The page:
Paulius Stankevicius CEO of Stankevicius Group on disrupting the future: about digital banking and digital currencies


As we find ourselves increasing our reliance on digital forms of communication and management, it seems inevitable that the future of our banking industry will be entirely digitized at some point.


As we find ourselves increasing our reliance on digital forms of communication and management, it seems inevitable that the future of our banking industry will be entirely digitized at some point. The traditional banking system could definitely take some pointers from the digital ledger of a blockchain network, especially when it comes to automating transactions and eliminating human error. The concept of digital currency and assets is disruptive enough to most people, and the idea of moving away from fiat currencies and traditional book-keeping is probably a little overwhelming. But the blockchain is not just for Bitcoin. What most people do not understand is that it can be used anywhere as an encrypted technology. Here are some ways that a digital banking system can be beneficial not just for clients, but for the banks themselves. 

Blockchain increases the speed of transactions: All of us have been frustrated at how long it can take to move funds between different accounts, even on an online banking platform. Tired of waiting for your account to process buying and selling of stocks? On a blockchain network, the number of transactions per second can increase exponentially in a completely secure manner. Which leads us to the next point:

Blockchain allows for higher security and control: Would hacking a blockchain system be impossible? No, nearly anything can be hacked, but it would require a lot more work than current security networks. The blockchain acts as the digital ledger which also requires encrypted keys for every transaction, which essentially protects the data that was exchanged to ever be tampered with. A higher level of security is good for both the client and the bank, and can go a long way in eliminating unnecessary costs that accompany things like fraud. 

We would all have access to digital currencies: Yes, digital currencies can mean cryptocurrencies, but fiat currencies can also be digitized. The main point of a digital currency is that it is trackable and each transaction can be monitored for accuracy. Allowing for universal access to these can help evolve archaic financial systems in developing regions, as well as reducing the reliance on devalued fiat currencies.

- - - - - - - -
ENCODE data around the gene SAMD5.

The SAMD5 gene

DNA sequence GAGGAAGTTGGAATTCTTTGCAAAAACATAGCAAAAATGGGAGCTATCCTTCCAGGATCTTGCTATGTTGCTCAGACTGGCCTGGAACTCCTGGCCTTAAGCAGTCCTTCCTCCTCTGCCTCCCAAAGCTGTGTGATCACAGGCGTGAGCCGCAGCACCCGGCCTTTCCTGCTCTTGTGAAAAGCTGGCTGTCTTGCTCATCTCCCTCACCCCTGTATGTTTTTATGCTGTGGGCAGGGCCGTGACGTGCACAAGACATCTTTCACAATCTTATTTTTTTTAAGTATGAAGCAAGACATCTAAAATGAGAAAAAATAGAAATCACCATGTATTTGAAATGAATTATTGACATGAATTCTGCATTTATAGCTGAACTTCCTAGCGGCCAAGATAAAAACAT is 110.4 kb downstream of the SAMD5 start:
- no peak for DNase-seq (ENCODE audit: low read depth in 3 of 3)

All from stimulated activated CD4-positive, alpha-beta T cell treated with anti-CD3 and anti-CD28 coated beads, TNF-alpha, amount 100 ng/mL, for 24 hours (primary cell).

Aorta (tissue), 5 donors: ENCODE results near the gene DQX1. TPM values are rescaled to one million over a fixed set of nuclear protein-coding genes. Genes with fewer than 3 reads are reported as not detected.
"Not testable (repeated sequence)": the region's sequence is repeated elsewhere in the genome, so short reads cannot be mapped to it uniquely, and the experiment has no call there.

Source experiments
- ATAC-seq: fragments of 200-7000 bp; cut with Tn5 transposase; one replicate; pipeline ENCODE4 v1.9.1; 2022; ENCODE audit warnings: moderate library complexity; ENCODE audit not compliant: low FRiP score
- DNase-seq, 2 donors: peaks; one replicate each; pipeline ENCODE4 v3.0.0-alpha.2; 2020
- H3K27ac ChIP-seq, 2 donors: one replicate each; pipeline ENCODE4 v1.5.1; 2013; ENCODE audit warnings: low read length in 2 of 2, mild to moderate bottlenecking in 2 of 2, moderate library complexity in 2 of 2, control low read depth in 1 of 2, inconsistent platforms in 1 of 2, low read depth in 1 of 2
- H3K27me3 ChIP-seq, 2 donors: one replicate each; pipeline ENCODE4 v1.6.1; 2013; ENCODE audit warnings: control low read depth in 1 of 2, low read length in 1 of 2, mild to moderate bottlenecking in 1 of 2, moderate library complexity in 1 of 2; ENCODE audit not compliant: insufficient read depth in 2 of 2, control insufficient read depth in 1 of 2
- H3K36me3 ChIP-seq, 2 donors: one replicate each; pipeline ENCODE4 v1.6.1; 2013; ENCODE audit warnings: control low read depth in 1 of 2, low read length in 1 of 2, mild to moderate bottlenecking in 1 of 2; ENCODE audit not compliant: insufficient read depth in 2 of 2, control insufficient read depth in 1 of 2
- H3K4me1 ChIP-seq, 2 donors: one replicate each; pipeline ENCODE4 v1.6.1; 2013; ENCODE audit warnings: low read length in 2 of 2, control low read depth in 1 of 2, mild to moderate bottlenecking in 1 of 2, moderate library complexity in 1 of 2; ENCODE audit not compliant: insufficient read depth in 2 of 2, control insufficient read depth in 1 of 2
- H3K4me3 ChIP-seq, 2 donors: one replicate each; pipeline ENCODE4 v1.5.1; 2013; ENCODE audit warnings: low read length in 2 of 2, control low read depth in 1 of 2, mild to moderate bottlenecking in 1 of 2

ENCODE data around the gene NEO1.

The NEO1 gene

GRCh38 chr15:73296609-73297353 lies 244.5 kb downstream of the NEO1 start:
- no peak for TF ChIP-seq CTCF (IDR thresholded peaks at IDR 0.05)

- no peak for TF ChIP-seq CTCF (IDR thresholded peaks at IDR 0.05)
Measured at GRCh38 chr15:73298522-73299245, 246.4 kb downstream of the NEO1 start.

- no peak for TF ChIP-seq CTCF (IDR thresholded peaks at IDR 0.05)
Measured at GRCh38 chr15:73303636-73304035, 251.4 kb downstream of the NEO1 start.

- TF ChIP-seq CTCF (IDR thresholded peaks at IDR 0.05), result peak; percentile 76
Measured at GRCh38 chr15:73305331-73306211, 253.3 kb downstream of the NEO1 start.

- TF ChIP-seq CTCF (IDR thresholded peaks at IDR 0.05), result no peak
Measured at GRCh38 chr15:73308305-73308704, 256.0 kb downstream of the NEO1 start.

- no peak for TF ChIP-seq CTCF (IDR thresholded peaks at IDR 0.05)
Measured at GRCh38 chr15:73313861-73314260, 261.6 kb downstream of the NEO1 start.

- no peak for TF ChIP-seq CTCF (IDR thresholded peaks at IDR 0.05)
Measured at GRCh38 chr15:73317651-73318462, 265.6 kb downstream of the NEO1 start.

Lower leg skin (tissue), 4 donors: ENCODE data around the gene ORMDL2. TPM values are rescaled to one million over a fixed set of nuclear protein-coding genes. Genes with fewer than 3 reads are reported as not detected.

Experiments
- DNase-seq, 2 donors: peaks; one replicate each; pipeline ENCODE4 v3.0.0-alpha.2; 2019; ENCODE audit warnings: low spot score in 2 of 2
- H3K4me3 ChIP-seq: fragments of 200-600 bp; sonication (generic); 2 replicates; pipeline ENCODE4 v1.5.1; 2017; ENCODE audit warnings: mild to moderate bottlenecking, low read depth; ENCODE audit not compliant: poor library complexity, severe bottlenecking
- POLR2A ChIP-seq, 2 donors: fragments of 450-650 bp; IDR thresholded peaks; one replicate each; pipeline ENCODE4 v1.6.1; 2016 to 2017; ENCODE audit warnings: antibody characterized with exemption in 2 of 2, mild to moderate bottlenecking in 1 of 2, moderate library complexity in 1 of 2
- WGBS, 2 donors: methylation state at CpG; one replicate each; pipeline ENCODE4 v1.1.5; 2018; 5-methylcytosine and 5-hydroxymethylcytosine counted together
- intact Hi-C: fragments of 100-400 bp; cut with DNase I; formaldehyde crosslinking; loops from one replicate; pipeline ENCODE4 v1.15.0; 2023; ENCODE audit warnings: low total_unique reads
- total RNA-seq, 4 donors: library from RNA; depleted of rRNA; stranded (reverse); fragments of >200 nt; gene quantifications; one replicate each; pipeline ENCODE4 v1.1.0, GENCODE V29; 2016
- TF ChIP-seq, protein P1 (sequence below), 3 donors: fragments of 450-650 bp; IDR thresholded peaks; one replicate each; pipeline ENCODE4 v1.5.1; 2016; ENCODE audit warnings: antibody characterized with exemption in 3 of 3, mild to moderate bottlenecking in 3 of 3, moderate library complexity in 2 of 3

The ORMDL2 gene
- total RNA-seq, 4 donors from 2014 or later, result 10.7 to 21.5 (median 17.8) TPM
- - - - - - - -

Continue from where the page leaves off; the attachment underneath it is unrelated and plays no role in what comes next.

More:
Cryptocurrencies for all!: And yes, of course the fun part of a blockchain network in our banking system would be that we would all have near universal access to cryptocurrencies. What would be the benefit of that? Imagine a world where we can use our mobile phones to pay with different forms of currency, depending on what we wish to buy. If Bitcoin is up at the moment, we can leverage the increase in value to pay for our groceries or buy a coffee. You can go on vacation to another country and the value of Bitcoin would not change: 1 Bitcoin is 1 Bitcoin no matter where you go. Widespread adoption of cryptocurrencies would reduce our reliance on things like credit cards, although there are definitely some fun ways that those can get involved in digital assets as well. 

It seems inevitable that our financial systems are disrupted by advancing technology and digital currencies. To what extent? It is hard to say. Technology and regulatory laws are obvious hurdles, but is it hard to see how the benefits do not far outweigh the disadvantages, especially in a world where there is an increasing desire to protect our personal data.

This column was prepared by Paulius Stankevicius who is the CEO and Founder of Stankevicius Group. Stankevicius Group is deeply analyzing the digital asset market as the group is launching their own digital asset bank in 2021.

Financial disclaimer: Financial trading and investing in cryptocurrencies including NFTs, coins, tokens as well as other leveraged products is highly risky and can result in losses that exceed your initial deposit. Suitable professional financial advice should be obtained before investing in these assets or the financial markets.

The latest breaking news from the Digital Weekday editorial team.

Next Post

Ottawa’s Colin McKinnon on the creation of the Africa Reads Trust Charity

Since graduating from the University of Ottawa Law School in 1968, The Honourable Colin McKinnon has had a more than successful legal career; working in various positions including a 23-year career as a Judge on the Ontario Supreme Court.